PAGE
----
671 cholera cases have been reported in Awerial county, Lakes, since June 2016, of which at least 117 are new cases since 6 March. Most new cases have been reported in Mingkaman IDP camp. The case fatality rate (CFR) is 1.49% - or ten deaths. A lack of WASH facilities has been reported, further spreading the outbreak. The upcoming rainy season, from May/June onwards, will also likely further deteriorate the WASH situation and result in an increased number of cholera cases. Neighbouring Yirol East county has also experienced an increase of cholera cases, as reported below. Movement of population between the two counties may trigger a wider spread of the outbreak.
Famine was declared in Unity state in February 2017 after months of a deteriorating food security situation across South Sudan. An estimated 100,000 people are facing Famine (IPC Phase 5) food security outcomes in Unity state, and 4.9 million people are currently food insecure (IPC Phases 3 to 5) across South Sudan – an increase of 1.5 million since the beginning of 2016. The north of the country – where conflict was initially concentrated – has been the most affected by the severe food insecurity situation, but the situation in the south has rapidly deteriorated since fighting erupted in Juba in mid-2016, and spread to the Equatorias.
The Crisis Overview 2016: Humanitarian Trends and Risks for 2017, outlines the countries where needs are greatest, and growing, as we approach the end of 2016.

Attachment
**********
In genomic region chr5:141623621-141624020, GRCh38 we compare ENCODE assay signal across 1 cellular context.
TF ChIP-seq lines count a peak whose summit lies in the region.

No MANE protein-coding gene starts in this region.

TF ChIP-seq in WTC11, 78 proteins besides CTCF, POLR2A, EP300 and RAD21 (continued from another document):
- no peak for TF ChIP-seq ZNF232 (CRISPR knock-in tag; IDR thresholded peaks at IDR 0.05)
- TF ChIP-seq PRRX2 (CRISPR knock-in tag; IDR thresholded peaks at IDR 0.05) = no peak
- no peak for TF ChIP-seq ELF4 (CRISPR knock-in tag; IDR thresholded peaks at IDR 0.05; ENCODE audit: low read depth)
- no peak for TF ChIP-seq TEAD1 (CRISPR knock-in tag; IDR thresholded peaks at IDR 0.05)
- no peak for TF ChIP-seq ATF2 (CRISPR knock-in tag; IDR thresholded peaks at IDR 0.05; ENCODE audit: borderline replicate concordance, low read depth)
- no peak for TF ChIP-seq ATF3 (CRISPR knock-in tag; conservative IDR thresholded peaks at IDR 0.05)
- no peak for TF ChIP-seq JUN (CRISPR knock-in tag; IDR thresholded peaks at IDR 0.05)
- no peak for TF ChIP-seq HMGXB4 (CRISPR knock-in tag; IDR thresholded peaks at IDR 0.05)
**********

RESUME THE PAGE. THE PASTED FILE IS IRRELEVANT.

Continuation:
Based on our weekly Global Emergency Overview (GEO), and four years of data on humanitarian needs across 150 countries, we have identified ten countries where humanitarian needs are likely to be highest in 2017, as well as four that merit attention, as they face a potential spike in needs. We also consider the humanitarian situation in the northern triangle region of Latin America, where the wide-ranging humanitarian impact of pervasive gang violence is chronically underreported.
As of 16 July, an estimated 12,800 people remain displaced after fighting erupted in Juba over 7–11 July. They are at UN House (6,838), UNMISS Tongping (3,300), Don Bosco Gumbo (1,800), Rajaf village (500), St Joseph Parish Church (100), SSRC Compound (109), and San Francis Pitia school (150): see map page 6 (CCCM 16/07/2016).. Humanitarian agencies currently have access, but this is not stable as the ceasefire is fragile and the situation remains tense. Main needs include water, food, health, and protection.
A disagreement at a checkpoint between soldiers of the Sudan People’s Liberation Army (SPLA) and Sudan People’s Liberation Army in Opposition (SPLA-IO) prompted the fighting across Juba. An estimated 36,000–42,000 people were initially displaced.
The Crisis Overview 2015: Humanitarian Trends and Risks for 2016, outlines the countries considered to be in greatest humanitarian need as we approach the end of 2015.
Based on our weekly Global Emergency Overview (GEO), and three years of data on humanitarian needs across 150 countries, we have identified eleven countries where humanitarian needs are likely to be highest in 2016, as well as seven that merit attention, as they face a potential spike in needs. A final section considers the potential impact of the current El Niño event across a number of regions.